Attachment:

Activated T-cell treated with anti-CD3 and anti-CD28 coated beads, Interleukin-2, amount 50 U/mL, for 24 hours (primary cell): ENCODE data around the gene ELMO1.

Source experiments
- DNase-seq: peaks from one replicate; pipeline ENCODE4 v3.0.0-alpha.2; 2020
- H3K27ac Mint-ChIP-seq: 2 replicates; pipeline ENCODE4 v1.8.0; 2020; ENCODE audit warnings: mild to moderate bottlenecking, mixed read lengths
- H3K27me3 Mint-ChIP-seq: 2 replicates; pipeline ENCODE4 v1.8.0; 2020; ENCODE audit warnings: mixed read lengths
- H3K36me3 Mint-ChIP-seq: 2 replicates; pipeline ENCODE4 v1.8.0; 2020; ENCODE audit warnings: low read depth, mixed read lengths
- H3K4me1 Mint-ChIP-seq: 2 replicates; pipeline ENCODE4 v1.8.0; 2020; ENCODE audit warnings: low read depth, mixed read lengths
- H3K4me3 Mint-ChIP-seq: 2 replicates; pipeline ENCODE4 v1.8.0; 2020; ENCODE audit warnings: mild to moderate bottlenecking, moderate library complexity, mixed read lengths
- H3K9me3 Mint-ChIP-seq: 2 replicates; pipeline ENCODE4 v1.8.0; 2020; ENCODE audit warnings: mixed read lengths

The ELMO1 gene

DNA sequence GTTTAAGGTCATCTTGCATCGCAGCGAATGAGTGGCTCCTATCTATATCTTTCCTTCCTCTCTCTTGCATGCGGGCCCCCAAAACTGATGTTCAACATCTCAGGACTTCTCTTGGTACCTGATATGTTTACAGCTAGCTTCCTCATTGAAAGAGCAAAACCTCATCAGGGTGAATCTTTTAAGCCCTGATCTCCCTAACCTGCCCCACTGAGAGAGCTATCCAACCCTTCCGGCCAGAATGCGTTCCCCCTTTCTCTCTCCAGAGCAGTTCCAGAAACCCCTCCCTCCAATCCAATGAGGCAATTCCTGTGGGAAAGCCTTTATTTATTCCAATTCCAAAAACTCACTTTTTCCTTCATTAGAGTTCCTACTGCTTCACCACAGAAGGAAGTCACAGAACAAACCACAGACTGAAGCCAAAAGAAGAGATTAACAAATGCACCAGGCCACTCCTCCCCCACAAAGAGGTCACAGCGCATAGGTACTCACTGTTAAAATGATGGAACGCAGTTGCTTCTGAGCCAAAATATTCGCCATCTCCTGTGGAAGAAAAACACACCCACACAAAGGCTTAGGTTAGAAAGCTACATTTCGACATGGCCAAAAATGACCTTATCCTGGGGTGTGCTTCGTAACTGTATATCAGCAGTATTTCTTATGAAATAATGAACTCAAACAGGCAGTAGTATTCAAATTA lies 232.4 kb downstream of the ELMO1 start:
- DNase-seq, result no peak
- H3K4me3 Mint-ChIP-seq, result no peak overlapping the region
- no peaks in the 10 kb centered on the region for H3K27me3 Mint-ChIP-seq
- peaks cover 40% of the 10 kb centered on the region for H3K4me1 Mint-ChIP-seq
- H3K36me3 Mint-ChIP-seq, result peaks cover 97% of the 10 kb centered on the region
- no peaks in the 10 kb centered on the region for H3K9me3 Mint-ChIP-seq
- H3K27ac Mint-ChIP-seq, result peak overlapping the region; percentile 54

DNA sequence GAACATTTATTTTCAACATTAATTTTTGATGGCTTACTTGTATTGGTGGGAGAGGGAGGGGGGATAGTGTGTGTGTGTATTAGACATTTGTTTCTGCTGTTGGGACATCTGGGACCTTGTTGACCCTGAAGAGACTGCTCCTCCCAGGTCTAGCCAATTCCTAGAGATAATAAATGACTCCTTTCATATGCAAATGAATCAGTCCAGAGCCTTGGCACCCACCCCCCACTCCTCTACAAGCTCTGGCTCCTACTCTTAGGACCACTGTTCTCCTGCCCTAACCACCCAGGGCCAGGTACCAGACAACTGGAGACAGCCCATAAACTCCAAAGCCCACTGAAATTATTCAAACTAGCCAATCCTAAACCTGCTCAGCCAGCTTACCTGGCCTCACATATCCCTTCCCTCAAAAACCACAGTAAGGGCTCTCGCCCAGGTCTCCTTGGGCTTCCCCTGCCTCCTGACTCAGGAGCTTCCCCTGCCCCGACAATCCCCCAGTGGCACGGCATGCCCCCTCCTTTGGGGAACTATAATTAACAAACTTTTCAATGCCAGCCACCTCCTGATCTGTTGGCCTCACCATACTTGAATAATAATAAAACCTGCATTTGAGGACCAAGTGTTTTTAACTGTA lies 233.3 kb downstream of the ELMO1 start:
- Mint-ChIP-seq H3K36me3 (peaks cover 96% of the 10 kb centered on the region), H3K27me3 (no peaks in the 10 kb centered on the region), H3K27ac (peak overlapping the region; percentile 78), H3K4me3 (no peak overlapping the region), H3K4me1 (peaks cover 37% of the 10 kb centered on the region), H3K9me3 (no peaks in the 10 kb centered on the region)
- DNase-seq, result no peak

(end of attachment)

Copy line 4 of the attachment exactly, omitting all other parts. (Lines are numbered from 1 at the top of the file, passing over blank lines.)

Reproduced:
- H3K27ac Mint-ChIP-seq: 2 replicates; pipeline ENCODE4 v1.8.0; 2020; ENCODE audit warnings: mild to moderate bottlenecking, mixed read lengths